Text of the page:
The major environmental issue posed by the proximity of the I-5 freeway to Harriet Tubman Middle School is the air pollution from automobile traffic on the roadway. In its discussion of the issue, ODOT has been deceptive and inaccurate, both in estimating levels of pollution, and describing the standards of review required by the National Environmental Policy Act (NEPA).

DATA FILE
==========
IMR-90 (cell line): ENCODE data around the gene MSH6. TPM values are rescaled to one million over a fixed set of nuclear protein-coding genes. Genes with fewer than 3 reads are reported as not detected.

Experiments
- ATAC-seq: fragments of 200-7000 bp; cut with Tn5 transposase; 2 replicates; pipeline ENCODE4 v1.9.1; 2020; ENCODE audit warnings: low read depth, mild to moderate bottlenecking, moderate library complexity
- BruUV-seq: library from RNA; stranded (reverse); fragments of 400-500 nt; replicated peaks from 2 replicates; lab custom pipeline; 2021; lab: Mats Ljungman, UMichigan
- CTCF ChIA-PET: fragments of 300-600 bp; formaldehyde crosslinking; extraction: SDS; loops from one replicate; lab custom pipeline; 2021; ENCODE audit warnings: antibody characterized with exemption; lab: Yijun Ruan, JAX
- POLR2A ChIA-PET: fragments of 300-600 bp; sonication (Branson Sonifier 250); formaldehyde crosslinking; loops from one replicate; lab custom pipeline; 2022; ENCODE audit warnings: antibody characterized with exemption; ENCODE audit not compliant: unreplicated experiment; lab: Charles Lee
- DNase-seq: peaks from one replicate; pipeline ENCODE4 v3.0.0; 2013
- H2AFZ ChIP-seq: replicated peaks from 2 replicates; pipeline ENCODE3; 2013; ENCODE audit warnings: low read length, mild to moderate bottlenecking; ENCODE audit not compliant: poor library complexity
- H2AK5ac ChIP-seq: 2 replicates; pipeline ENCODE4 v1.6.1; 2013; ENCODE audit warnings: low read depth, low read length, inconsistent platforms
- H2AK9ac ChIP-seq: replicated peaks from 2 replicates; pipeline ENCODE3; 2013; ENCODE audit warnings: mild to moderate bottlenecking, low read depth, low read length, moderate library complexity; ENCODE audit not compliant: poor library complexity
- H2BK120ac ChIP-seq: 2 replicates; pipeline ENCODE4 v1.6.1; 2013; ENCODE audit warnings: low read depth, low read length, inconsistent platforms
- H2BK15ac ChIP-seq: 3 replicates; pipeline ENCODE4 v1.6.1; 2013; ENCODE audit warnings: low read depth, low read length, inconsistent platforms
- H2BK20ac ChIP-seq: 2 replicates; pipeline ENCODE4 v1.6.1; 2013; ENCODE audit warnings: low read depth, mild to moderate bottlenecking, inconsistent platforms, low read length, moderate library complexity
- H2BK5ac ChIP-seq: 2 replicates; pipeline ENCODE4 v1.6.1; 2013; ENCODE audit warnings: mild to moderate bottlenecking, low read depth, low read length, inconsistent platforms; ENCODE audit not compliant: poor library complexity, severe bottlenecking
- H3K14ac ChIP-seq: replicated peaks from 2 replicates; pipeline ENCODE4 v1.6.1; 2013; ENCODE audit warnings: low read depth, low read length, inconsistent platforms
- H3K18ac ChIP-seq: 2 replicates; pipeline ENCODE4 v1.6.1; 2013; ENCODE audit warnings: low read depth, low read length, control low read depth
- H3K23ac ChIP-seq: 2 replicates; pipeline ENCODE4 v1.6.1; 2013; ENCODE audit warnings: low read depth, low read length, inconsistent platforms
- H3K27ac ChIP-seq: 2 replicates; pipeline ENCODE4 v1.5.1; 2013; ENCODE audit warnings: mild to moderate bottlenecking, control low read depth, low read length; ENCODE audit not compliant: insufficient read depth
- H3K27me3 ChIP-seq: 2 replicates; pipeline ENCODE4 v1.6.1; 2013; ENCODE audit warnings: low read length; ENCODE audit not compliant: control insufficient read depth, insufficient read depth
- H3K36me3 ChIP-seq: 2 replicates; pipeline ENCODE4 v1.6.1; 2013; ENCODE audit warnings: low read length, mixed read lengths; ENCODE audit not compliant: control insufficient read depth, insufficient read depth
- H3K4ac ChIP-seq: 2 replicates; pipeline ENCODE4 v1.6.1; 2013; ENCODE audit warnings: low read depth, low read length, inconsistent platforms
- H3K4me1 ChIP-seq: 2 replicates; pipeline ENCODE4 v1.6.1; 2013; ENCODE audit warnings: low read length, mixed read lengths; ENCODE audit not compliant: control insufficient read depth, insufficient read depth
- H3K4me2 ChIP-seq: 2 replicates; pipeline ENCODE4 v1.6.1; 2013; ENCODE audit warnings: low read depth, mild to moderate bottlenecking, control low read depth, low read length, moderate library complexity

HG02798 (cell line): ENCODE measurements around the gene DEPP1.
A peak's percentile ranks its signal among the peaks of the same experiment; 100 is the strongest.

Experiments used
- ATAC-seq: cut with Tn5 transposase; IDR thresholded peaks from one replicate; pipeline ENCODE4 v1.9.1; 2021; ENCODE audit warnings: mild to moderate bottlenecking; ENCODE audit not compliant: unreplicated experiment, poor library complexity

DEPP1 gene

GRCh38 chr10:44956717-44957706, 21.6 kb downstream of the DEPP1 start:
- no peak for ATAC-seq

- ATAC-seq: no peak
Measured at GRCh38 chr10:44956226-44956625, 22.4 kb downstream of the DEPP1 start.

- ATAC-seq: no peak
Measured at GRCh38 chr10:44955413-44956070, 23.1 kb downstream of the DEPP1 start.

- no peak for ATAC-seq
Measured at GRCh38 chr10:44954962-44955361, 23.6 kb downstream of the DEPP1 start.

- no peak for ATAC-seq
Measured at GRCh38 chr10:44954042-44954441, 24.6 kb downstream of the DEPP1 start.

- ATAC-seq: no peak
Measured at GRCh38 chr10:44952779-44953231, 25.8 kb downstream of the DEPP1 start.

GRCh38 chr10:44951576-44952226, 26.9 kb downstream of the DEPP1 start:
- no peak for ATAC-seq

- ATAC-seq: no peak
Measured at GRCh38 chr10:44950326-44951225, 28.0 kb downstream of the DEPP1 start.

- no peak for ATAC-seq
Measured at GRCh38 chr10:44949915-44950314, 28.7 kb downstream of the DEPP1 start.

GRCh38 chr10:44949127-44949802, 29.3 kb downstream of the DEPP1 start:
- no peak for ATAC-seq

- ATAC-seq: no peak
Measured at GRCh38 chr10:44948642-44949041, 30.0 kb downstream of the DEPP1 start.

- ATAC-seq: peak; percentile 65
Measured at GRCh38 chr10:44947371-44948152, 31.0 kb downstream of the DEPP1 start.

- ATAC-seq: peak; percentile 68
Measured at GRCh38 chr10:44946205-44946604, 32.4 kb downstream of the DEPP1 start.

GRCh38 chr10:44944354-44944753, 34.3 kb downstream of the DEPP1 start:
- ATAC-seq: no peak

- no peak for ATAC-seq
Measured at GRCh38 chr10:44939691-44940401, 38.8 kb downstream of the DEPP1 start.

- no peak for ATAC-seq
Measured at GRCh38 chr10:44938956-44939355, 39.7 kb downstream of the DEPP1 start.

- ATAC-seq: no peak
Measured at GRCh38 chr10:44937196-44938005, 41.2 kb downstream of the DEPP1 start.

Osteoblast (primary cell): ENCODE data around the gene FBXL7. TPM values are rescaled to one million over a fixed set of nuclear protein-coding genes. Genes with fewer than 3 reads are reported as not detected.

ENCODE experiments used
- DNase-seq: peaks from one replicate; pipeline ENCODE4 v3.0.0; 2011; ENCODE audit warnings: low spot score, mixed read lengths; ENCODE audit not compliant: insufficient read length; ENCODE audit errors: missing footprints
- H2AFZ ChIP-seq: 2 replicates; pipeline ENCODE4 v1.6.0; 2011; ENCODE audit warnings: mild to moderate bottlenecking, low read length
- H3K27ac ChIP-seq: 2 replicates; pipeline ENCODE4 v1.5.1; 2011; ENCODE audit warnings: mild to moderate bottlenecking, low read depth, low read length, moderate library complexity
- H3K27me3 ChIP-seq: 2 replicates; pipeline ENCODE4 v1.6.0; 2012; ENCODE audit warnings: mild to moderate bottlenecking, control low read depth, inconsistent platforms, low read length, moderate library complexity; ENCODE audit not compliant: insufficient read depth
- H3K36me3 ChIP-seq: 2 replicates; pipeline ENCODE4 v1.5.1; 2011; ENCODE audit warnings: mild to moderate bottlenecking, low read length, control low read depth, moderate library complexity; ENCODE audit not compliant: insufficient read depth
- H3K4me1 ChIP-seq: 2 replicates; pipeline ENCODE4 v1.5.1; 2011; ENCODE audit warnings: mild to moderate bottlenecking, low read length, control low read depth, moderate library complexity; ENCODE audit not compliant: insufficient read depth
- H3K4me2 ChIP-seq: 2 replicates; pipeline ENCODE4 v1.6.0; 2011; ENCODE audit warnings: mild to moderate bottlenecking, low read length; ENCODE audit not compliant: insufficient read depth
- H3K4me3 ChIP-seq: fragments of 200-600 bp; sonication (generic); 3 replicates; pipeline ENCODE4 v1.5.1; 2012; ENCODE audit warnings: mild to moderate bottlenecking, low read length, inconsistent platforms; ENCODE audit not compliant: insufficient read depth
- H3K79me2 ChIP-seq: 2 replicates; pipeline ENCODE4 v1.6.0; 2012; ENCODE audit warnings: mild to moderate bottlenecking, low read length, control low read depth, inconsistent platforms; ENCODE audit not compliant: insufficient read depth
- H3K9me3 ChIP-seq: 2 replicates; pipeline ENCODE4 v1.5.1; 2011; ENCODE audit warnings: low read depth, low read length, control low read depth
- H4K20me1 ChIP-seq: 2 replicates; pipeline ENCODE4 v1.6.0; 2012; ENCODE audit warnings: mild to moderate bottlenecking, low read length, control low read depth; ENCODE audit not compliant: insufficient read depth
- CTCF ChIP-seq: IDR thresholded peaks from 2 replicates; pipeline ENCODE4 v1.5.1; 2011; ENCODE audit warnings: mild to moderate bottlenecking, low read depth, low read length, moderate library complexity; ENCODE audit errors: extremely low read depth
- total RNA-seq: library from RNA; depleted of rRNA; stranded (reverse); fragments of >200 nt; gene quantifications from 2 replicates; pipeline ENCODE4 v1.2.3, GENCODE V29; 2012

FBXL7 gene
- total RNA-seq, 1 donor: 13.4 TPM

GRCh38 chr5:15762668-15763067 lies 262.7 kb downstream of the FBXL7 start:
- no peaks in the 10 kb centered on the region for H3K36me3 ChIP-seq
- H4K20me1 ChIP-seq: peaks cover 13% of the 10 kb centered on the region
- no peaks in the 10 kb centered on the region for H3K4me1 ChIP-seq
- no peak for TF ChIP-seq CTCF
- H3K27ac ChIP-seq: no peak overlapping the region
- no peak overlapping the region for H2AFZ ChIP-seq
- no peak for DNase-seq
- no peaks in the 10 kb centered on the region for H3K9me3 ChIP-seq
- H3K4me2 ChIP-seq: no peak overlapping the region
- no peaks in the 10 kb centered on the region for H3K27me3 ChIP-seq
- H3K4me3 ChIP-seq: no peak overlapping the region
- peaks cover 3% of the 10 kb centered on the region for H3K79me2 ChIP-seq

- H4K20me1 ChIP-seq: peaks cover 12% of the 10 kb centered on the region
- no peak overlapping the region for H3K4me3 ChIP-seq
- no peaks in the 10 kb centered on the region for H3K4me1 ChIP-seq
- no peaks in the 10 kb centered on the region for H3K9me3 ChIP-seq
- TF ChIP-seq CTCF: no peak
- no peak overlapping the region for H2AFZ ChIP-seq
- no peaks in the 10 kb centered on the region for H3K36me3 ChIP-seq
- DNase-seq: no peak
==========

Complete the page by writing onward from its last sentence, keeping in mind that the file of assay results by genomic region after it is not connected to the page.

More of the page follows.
ODOT has dramatically understated the air pollution associated with the freeway widening for several reasons. First, as we’ve pointed out, it has modeled traffic only for a six-lane freeway, when in fact the 160 foot roadway it is building could accomodate 10 lanes, and vastly more traffic. Second, its traffic modeling made factually false assumptions about both baseline and no-build levels of traffic on I-5 (inflating them by assuming that the Columbia River Crossing had been built in 2015 and allowing the model to have volumes in excess of capacity in the no-build scenario). Third, it understated the amount of traffic growth (and pollution) in the build scenario, because its modeling made no allowance for induced demand from added capacity.